Reid, J., & Schultze, B., (2005) What's next for this beginning writer? mini lessons that take writing from scribbles to script. Markham, Ontario, Canada: Pembroke Publishers Limited.

kidwriting resource

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In my last post I forgot to properly cite the resource that I was refering to:

Reid. J., & Schultze, B., (2005) What's next for this beginning writer? mini lessons that take writing from scribbles to script. Markham, Ontario, Canada: Pembroke Publishers Limited.

teacher

I was just introduced to 'kid

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I was just introduced to 'kid writing' this school year. I teach pre-kindergarten and I will start the later part of the year after I have introduce the letters and sounds to my class.

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I have been in a classroom that promoted 'kid writing' and I think that it was very beneficial to the students. It's important for our students to write and to feel confident about their writing. So many students fear writing because they are afraid of misspelling something. By allowing them to use 'kid writing' we get them to write confidently and use their imagination. The correct grammar usage will come later on.

Teacher

I'm a second grade teacher

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I'm a second grade teacher and I'm sure it wouldn't be something that we would use in second grade, but what exactly is "kid writing"? Is it just them writing using phonics without assistance?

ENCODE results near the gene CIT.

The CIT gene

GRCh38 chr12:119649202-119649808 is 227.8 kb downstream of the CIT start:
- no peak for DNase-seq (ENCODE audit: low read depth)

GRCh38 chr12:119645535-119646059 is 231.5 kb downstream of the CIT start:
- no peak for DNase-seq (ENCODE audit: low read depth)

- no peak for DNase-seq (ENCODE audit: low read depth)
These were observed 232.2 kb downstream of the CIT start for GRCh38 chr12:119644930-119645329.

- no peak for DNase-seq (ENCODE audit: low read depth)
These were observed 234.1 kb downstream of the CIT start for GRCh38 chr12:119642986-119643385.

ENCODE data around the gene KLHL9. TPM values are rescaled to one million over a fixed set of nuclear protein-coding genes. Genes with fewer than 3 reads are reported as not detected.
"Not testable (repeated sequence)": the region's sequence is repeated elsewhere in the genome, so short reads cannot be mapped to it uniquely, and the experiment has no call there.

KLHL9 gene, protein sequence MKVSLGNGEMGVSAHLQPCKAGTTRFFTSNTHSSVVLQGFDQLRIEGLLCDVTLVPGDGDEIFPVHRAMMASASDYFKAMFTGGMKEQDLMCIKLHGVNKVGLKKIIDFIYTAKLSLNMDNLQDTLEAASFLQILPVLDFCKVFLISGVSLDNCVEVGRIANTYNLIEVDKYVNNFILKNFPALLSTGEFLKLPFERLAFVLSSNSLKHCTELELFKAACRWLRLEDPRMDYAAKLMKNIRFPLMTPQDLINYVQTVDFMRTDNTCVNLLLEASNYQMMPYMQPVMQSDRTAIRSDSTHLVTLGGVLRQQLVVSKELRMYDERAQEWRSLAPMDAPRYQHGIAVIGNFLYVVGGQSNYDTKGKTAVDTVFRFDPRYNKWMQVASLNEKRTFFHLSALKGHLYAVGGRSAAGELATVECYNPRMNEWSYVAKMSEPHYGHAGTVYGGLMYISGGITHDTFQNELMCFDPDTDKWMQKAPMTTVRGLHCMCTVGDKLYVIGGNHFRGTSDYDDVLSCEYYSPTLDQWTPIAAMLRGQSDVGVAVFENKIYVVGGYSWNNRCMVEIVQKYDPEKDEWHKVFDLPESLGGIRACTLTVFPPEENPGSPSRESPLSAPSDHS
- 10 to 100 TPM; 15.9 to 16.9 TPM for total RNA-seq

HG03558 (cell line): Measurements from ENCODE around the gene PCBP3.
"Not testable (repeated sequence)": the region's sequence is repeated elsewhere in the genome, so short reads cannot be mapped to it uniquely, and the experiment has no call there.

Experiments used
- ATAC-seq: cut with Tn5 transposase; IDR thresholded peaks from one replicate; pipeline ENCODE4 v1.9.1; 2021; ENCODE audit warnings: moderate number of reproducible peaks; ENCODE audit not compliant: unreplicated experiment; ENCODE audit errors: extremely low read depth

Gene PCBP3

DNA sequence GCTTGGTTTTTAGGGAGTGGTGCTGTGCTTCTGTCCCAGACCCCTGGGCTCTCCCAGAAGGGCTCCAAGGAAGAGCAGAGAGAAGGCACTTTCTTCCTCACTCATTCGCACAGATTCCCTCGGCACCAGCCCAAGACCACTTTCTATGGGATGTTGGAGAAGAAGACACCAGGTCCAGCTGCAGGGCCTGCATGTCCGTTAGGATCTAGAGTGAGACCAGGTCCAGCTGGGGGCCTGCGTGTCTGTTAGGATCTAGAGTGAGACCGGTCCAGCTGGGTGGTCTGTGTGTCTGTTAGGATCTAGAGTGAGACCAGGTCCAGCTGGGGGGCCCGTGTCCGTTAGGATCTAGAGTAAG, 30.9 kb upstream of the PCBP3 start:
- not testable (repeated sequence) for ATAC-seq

I taught in a Kindergarten

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I taught in a Kindergarten classroom for 12 weeks while the regular teacher took maternity leave. Each morning the students took a journal page, drew and picture and tried to write a sentence or two telling about their picture. There was no prompt for them. When finished, they would come to the desk and I would check their work. I would help them to correct errors in their invented spelling but it was never marked wrong. If they are always marked wrong for spelling errors, they will be turned off to writing. If they are able to get ideas down on paper then revising and editing can always be taught during a writing workshop of some sort. I loved the it and so did the students. Eventually we created a rubric for them to follow towards the end of the year when they understood basic writing conventions. They earned stars and worked really hard for stars.